Use the UserBadge to attach the user to the passport. The UserBadge requires a user identifier (e.g. the username or email), which is used to load the user using the user provider:

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use Symfony\Component\Security\Http\Authenticator\Passport\Badge\UserBadge;

// ...
$passport = new Passport(new UserBadge($email), $credentials);

Note

You can optionally pass a user loader as second argument to the UserBadge. This callable receives the $userIdentifier and must return a UserInterface object (otherwise a UserNotFoundException is thrown):

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// src/Security/CustomAuthenticator.php
namespace App\Security;

use App\Repository\UserRepository;
// ...

class CustomAuthenticator extends AbstractAuthenticator
{
    private $userRepository;

    public function __construct(UserRepository $userRepository)
    {
        $this->userRepository = $userRepository;
    }

    public function authenticate(Request $request): Passport
    {
        // ...

        return new Passport(
            new UserBadge($email, function ($userIdentifier) {
                return $this->userRepository->findOneBy(['email' => $userIdentifier]);
            }),
            $credentials
        );
    }
}

The following credential classes are supported by default:

PasswordCredentials

This requires a plaintext $password, which is validated using the password encoder configured for the user:

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use Symfony\Component\Security\Http\Authenticator\Passport\Credentials\PasswordCredentials;

// ...
return new Passport(new UserBadge($email), new PasswordCredentials($plaintextPassword));
CustomCredentials

Allows a custom closure to check credentials:

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use Symfony\Component\Security\Http\Authenticator\Passport\Credentials\CustomCredentials;

// ...
return new Passport(new UserBadge($email), new CustomCredentials(
    // If this function returns anything else than `true`, the credentials
    // are marked as invalid.
    // The $credentials parameter is equal to the next argument of this class
    function ($credentials, UserInterface $user) {
        return $user->getApiToken() === $credentials;
    },

    // The custom credentials
    $apiToken
));

Self Validating Passport

If you don't need any credentials to be checked (e.g. when using API tokens), you can use the SelfValidatingPassport. This class only requires a UserBadge object and optionally Passport Badges.

Passport Badges

The Passport also optionally allows you to add security badges. Badges attach more data to the passport (to extend security). By default, the following badges are supported:

RememberMeBadge
When this badge is added to the passport, the authenticator indicates remember me is supported. Whether remember me is actually used depends on special remember_me configuration. Read How to Add "Remember Me" Login Functionality for more information.
PasswordUpgradeBadge
This is used to automatically upgrade the password to a new hash upon successful login (if needed). This badge requires the plaintext password and a password upgrader (e.g. the user repository). See Password Hashing and Verification.
CsrfTokenBadge
Automatically validates CSRF tokens for this authenticator during authentication. The constructor requires a token ID (unique per form) and CSRF token (unique per request). See How to Implement CSRF Protection.
PreAuthenticatedUserBadge
Indicates that this user was pre-authenticated (i.e. before Symfony was initiated). This skips the pre-authentication user checker.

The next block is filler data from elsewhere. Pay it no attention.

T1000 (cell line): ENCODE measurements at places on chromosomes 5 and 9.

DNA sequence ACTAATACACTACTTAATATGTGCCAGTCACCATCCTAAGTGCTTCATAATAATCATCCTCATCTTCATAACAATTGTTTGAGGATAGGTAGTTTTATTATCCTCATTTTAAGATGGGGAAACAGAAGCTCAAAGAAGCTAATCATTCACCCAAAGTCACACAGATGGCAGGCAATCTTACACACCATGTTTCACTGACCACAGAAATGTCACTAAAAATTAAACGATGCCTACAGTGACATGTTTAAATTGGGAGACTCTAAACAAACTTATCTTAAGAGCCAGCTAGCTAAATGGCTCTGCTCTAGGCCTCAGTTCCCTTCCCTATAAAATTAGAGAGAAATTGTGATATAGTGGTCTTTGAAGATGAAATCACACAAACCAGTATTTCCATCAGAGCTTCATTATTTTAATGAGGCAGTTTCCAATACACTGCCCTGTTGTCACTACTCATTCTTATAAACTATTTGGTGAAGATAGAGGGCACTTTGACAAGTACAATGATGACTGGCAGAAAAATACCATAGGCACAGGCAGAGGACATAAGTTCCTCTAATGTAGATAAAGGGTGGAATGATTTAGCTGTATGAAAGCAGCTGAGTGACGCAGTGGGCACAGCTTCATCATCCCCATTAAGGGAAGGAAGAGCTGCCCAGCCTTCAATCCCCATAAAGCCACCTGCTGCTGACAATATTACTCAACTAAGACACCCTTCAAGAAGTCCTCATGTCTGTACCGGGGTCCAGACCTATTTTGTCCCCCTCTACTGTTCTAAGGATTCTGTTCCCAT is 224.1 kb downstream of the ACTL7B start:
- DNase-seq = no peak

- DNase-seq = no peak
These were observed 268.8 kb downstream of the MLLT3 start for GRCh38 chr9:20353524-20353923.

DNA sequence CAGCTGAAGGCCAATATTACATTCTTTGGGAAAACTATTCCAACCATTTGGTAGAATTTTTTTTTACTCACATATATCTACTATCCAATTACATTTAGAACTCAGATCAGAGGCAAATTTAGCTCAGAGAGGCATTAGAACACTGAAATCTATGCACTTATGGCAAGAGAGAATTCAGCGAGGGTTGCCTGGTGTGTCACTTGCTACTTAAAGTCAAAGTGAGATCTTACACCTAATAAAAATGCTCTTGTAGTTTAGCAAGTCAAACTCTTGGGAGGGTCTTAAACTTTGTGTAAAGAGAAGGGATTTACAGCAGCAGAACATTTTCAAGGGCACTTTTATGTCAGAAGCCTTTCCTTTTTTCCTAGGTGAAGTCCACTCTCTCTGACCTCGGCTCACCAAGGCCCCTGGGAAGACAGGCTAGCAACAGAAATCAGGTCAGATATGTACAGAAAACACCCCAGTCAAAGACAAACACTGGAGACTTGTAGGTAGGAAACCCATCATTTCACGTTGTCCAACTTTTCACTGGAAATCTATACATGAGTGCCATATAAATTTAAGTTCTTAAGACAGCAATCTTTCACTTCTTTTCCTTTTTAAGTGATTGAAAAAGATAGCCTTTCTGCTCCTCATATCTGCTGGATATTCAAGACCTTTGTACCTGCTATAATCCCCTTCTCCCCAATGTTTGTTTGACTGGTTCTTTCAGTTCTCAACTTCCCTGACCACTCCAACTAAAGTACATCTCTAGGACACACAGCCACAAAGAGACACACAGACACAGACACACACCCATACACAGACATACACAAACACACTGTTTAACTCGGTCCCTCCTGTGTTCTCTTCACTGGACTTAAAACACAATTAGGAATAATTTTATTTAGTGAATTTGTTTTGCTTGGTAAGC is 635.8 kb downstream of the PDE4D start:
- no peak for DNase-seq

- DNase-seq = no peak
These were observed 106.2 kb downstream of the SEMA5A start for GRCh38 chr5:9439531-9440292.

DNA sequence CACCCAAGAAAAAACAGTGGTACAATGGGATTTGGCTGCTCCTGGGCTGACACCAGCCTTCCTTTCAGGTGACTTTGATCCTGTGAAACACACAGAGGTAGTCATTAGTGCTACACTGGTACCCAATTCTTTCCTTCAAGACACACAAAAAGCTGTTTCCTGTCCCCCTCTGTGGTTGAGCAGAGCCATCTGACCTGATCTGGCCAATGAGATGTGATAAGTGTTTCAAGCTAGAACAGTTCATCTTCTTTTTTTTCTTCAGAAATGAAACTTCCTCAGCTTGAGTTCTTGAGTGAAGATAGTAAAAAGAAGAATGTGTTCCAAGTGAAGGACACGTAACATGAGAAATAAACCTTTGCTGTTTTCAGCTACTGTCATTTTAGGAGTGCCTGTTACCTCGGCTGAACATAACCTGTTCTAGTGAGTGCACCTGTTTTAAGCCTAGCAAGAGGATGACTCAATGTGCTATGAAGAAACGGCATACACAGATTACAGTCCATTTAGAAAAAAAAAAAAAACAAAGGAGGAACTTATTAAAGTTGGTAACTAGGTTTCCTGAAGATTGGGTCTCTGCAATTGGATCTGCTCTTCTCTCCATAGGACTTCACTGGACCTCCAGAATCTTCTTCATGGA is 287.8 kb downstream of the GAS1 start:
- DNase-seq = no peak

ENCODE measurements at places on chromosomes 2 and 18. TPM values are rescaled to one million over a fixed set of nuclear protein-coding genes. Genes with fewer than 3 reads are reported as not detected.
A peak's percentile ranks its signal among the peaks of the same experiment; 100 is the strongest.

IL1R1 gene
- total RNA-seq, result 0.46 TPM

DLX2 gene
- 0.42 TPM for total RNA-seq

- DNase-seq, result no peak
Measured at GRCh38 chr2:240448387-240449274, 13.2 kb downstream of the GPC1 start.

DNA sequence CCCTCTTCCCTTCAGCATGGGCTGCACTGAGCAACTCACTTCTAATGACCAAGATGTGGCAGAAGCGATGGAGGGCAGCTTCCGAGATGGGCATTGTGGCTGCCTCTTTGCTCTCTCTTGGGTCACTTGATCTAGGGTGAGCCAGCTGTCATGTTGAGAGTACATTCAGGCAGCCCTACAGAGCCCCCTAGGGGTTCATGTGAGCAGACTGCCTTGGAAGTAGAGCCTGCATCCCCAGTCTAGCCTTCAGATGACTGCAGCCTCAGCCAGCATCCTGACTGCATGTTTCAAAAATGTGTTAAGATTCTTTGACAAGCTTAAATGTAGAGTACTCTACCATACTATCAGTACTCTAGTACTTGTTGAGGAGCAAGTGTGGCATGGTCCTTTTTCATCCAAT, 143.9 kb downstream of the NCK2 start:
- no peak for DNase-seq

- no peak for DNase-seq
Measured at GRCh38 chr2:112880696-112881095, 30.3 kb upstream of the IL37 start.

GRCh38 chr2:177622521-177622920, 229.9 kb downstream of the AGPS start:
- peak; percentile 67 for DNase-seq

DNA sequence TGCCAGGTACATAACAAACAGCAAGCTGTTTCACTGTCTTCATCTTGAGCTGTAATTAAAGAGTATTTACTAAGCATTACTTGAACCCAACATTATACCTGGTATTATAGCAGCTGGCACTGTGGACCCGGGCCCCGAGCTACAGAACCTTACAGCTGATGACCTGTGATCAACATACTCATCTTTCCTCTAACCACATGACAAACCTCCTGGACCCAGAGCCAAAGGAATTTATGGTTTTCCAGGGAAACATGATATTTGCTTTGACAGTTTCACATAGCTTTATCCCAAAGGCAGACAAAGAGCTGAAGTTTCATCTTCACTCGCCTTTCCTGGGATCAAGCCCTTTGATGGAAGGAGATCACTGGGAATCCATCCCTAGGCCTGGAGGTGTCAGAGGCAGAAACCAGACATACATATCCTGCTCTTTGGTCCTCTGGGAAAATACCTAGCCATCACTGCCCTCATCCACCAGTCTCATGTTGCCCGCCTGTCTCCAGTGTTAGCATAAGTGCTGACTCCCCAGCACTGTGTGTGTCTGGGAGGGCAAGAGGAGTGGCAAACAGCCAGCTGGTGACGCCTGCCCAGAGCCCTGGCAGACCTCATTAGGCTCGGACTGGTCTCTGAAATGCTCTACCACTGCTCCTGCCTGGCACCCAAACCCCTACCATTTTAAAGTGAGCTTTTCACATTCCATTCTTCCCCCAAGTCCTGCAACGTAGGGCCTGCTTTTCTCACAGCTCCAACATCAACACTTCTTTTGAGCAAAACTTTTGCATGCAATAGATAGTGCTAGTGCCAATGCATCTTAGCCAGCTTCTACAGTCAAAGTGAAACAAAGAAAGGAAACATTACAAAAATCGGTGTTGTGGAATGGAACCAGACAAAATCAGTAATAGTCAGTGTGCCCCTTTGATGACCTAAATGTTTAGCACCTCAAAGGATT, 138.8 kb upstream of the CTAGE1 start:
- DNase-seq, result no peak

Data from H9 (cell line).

Note

The PasswordUpgradeBadge is automatically added to the passport if the passport has PasswordCredentials.

For instance, if you want to add CSRF to your custom authenticator, you would initialize the passport like this:

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// src/Service/LoginAuthenticator.php
namespace App\Service;

// ...
use Symfony\Component\Security\Http\Authenticator\AbstractAuthenticator;
use Symfony\Component\Security\Http\Authenticator\Passport\Badge\CsrfTokenBadge;
use Symfony\Component\Security\Http\Authenticator\Passport\Badge\UserBadge;
use Symfony\Component\Security\Http\Authenticator\Passport\Passport;
use Symfony\Component\Security\Http\Authenticator\Passport\Passport;

class LoginAuthenticator extends AbstractAuthenticator
{
    public function authenticate(Request $request): Passport
    {
        $password = $request->request->get('password');
        $username = $request->request->get('username');
        $csrfToken = $request->request->get('csrf_token');

        // ... validate no parameter is empty

        return new Passport(
            new UserBadge($username),
            new PasswordCredentials($password),
            [new CsrfTokenBadge('login', $csrfToken)]
        );
    }
}

Tip

Besides badges, passports can define attributes, which allows the authenticate() method to store arbitrary information in the passport to access it from other authenticator methods (e.g. createAuthenticatedToken()):

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// ...
use Symfony\Component\Security\Http\Authenticator\Passport\Badge\UserBadge;

class LoginAuthenticator extends AbstractAuthenticator
{
    // ...

    public function authenticate(Request $request): Passport
    {
        // ... process the request

        $passport = new SelfValidatingPassport(new UserBadge($username), []);

        // set a custom attribute (e.g. scope)
        $passport->setAttribute('scope', $oauthScope);

        return $passport;
    }

    public function createToken(Passport $passport, string $firewallName): TokenInterface
    {
        // read the attribute value
        return new CustomOauthToken($passport->getUser(), $passport->getAttribute('scope'));
    }
}
This work, including the code samples, is licensed under a Creative Commons BY-SA 3.0 license.